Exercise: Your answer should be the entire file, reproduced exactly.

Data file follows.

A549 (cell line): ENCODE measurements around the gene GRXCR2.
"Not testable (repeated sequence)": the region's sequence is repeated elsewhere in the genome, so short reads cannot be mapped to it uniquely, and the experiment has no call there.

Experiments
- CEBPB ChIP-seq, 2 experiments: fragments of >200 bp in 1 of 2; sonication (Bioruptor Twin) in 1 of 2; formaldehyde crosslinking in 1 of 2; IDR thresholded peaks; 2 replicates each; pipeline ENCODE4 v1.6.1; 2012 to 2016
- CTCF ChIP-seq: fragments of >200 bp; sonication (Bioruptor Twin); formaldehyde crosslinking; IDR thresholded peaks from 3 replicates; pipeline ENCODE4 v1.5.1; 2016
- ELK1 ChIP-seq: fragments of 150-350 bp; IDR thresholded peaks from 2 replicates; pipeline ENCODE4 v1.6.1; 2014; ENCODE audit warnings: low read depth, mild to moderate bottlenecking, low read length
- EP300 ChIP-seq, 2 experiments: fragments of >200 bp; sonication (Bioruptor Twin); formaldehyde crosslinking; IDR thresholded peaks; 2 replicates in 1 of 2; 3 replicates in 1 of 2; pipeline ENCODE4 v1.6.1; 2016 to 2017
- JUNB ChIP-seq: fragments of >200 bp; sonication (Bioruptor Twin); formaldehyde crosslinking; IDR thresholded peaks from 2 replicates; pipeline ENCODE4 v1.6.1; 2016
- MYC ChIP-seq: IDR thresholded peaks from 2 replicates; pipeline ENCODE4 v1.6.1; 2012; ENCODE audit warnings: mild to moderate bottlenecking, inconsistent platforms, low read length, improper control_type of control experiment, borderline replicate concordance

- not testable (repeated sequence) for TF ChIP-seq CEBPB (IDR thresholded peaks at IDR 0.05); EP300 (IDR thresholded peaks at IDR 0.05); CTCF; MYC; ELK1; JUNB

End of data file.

A549 (cell line): ENCODE measurements around the gene GRXCR2.
"Not testable (repeated sequence)": the region's sequence is repeated elsewhere in the genome, so short reads cannot be mapped to it uniquely, and the experiment has no call there.

Experiments
- CEBPB ChIP-seq, 2 experiments: fragments of >200 bp in 1 of 2; sonication (Bioruptor Twin) in 1 of 2; formaldehyde crosslinking in 1 of 2; IDR thresholded peaks; 2 replicates each; pipeline ENCODE4 v1.6.1; 2012 to 2016
- CTCF ChIP-seq: fragments of >200 bp; sonication (Bioruptor Twin); formaldehyde crosslinking; IDR thresholded peaks from 3 replicates; pipeline ENCODE4 v1.5.1; 2016
- ELK1 ChIP-seq: fragments of 150-350 bp; IDR thresholded peaks from 2 replicates; pipeline ENCODE4 v1.6.1; 2014; ENCODE audit warnings: low read depth, mild to moderate bottlenecking, low read length
- EP300 ChIP-seq, 2 experiments: fragments of >200 bp; sonication (Bioruptor Twin); formaldehyde crosslinking; IDR thresholded peaks; 2 replicates in 1 of 2; 3 replicates in 1 of 2; pipeline ENCODE4 v1.6.1; 2016 to 2017
- JUNB ChIP-seq: fragments of >200 bp; sonication (Bioruptor Twin); formaldehyde crosslinking; IDR thresholded peaks from 2 replicates; pipeline ENCODE4 v1.6.1; 2016
- MYC ChIP-seq: IDR thresholded peaks from 2 replicates; pipeline ENCODE4 v1.6.1; 2012; ENCODE audit warnings: mild to moderate bottlenecking, inconsistent platforms, low read length, improper control_type of control experiment, borderline replicate concordance

- not testable (repeated sequence) for TF ChIP-seq CEBPB (IDR thresholded peaks at IDR 0.05); EP300 (IDR thresholded peaks at IDR 0.05); CTCF; MYC; ELK1; JUNB